Joseph Kanja 


I graduated with an MEng honours in Chemical Engineering from The University of Sheffield. I had come across the word ‘Tribology’ vaguely during my undergraduate studies. I had never paid much attention to it before because I was primarily focused on Chemical Engineering. I used to walk past the Tribology postgraduate workroom in the Engineering department quite frequently and the more I saw the word ‘Tribology’ written on the door the more inquisitive I got on the vastness and importance of Tribology in industry and in day-to-day life.

During my final undergraduate year, I attended a guest lecturer talk and presentation on Tribology and I was very intrigued and fascinated by the scope and significance of Tribology both in industry and day-to-day life, something which is largely overlooked at in both sectors. I knew then that I wanted to join the iT-CDT and pursue a postgraduate research degree in Tribology after I finished my undergraduate studies. In doing so, I get the chance to combine my Chemical Engineering background with a research degree in Mechanical Engineering (Tribology) and this will ultimately enhance my prospects of becoming a researcher especially in the fuel and oil industry.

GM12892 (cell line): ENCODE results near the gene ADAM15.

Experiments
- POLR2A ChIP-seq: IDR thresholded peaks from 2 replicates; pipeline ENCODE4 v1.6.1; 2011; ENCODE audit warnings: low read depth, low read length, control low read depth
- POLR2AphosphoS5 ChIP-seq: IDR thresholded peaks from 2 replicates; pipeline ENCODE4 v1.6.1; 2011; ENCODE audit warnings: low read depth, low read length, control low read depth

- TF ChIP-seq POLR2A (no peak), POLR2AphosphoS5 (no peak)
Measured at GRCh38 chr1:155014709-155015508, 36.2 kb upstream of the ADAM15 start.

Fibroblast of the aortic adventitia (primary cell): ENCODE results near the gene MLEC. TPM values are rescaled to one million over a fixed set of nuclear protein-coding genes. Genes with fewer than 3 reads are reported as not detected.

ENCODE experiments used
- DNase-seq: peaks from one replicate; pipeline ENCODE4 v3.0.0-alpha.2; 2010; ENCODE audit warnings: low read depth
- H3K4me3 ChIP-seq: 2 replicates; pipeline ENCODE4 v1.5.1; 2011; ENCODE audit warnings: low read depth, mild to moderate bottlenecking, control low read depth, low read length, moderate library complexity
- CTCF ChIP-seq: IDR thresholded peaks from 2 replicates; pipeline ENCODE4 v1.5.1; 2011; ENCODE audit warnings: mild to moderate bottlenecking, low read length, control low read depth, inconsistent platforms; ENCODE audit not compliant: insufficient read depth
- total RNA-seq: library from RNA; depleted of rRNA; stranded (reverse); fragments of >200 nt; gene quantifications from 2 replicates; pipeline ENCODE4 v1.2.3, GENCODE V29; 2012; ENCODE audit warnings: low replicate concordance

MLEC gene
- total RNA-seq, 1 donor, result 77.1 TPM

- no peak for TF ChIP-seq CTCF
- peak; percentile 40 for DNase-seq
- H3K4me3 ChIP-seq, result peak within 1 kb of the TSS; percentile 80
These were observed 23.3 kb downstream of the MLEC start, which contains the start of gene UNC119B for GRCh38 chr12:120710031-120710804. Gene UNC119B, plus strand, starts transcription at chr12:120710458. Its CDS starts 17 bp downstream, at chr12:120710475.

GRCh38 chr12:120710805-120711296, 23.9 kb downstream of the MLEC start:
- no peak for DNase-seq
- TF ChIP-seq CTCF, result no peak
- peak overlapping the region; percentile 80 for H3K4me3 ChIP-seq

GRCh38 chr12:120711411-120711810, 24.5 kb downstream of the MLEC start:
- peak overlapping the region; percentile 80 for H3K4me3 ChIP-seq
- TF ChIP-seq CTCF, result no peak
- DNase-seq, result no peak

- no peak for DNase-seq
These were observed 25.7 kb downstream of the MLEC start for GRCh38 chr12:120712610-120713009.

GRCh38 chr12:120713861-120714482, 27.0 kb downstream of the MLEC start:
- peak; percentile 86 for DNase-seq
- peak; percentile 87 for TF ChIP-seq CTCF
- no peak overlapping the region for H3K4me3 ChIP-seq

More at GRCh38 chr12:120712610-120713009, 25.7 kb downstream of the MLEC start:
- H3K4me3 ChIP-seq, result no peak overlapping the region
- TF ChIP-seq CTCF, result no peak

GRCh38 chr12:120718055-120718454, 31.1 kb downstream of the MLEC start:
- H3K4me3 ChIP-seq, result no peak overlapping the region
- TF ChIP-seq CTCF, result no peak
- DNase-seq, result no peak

The CDT course structure is one other thing that made me apply. The different cohorts from both Sheffield and Leeds universities work together in group projects. We also get to work under and be supervised by some of the world-leading experts and scholars in Tribology from both universities to solve industrial and day-to-day tribological challenges. In this way, we get exposure to both academia and industry in a much extensive tribological context.